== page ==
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Panels:

The StackPanel control

The StackPanel is very similar to the WrapPanel, but with at least one important difference: The StackPanel doesn't wrap the content. Instead it stretches it content in one direction, allowing you to stack item after item on top of each other. Let's first try a very simple example, much like we did with the WrapPanel:

<Window x:Class="WpfTutorialSamples.Panels.StackPanel"
        xmlns="http://schemas.microsoft.com/winfx/2006/xaml/presentation"
        xmlns:x="http://schemas.microsoft.com/winfx/2006/xaml"
        Title="StackPanel" Height="160" Width="300">
	<StackPanel>
		<Button>Button 1</Button>
		<Button>Button 2</Button>
		<Button>Button 3</Button>
		<Button>Button 4</Button>
		<Button>Button 5</Button>
		<Button>Button 6</Button>
	</StackPanel>
</Window>

Het eerste wat jou zou moeten opvallen is dat de StackPanel niet controleert of er wel genoeg plaats is om de onderliggende elementen te plaatsen. Het plaatst elementen niet automatisch op een volgende regel en je krijgt ook geen mogelijkheid om te scrollen (daarvoor kan je een ScrollViewer gebruiken - waarover meer in een later hoofdstuk).

Het zal jou ook wel opvallen dat de standaard oriëntatie van de StackPanel verticaal is, en niet horizontaal zoals bij een WrapPanel. Maar zoals bij een WrapPanel kan dit ook voor de StackPanel gemakkelijk gewijzigd worden via de Orientation eigenschap:

<StackPanel Orientation="Horizontal">

Another thing you will likely notice is that the StackPanel stretches its child control by default. On a vertically aligned StackPanel, like the one in the first example, all child controls get stretched horizontally. On a horizontally aligned StackPanel, all child controls get stretched vertically, as seen above. The StackPanel does this by setting the HorizontalAlignment or VerticalAlignment property on its child controls to Stretch, but you can easily override this if you want to. Have a look at the next example, where we use the same markup as we did in the previous example, but this time we assign values to the VerticalAlignment property for all the child controls:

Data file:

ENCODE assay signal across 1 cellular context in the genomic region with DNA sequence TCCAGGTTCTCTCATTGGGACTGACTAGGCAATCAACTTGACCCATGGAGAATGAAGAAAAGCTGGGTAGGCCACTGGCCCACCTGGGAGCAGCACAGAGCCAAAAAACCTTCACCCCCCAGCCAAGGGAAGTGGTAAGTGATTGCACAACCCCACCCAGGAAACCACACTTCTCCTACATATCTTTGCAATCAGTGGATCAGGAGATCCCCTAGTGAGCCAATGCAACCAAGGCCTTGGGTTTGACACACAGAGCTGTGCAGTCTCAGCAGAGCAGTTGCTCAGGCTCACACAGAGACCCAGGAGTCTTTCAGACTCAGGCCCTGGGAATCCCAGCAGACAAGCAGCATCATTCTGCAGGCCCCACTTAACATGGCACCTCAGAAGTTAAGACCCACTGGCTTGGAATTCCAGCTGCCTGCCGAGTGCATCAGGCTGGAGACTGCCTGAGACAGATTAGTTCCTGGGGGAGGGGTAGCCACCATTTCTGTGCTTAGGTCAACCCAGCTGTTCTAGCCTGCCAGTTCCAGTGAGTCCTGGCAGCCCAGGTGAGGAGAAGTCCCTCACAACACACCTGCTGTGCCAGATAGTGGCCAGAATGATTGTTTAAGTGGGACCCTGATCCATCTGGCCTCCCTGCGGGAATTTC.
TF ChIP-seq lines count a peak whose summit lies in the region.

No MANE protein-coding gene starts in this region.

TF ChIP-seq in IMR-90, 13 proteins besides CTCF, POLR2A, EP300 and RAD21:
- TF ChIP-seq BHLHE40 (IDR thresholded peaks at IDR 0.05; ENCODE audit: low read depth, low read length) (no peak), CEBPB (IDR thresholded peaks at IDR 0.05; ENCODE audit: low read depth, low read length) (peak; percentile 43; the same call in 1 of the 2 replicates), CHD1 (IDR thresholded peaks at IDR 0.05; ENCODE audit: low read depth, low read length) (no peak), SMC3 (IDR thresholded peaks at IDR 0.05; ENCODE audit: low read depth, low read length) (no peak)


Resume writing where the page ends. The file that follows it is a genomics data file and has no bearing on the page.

<Window x:Class="WpfTutorialSamples.Panels.StackPanel"
        xmlns="http://schemas.microsoft.com/winfx/2006/xaml/presentation"
        xmlns:x="http://schemas.microsoft.com/winfx/2006/xaml"
        Title="StackPanel" Height="160" Width="300">
	<StackPanel Orientation="Horizontal">
		<Button VerticalAlignment="Top">Button 1</Button>
		<Button VerticalAlignment="Center">Button 2</Button>
		<Button VerticalAlignment="Bottom">Button 3</Button>
		<Button VerticalAlignment="Bottom">Button 4</Button>
		<Button VerticalAlignment="Center">Button 5</Button>
		<Button VerticalAlignment="Top">Button 6</Button>
	</StackPanel>
</Window>

We use the Top, Center and Bottom values to place the buttons in a nice pattern, just for kicks. The same can of course be done for a vertically aligned StackPanel, where you would use the HorizontalAlignment on the child controls:

<Window x:Class="WpfTutorialSamples.Panels.StackPanel"
        xmlns="http://schemas.microsoft.com/winfx/2006/xaml/presentation"
        xmlns:x="http://schemas.microsoft.com/winfx/2006/xaml"
        Title="StackPanel" Height="160" Width="300">
	<StackPanel Orientation="Vertical">
		<Button HorizontalAlignment="Left">Button 1</Button>
		<Button HorizontalAlignment="Center">Button 2</Button>
		<Button HorizontalAlignment="Right">Button 3</Button>
		<Button HorizontalAlignment="Right">Button 4</Button>
		<Button HorizontalAlignment="Center">Button 5</Button>
		<Button HorizontalAlignment="Left">Button 6</Button>
	</StackPanel>
</Window>

As you can see, the controls still go from top to bottom, but instead of having the same width, each control is aligned to the left, the right or center.

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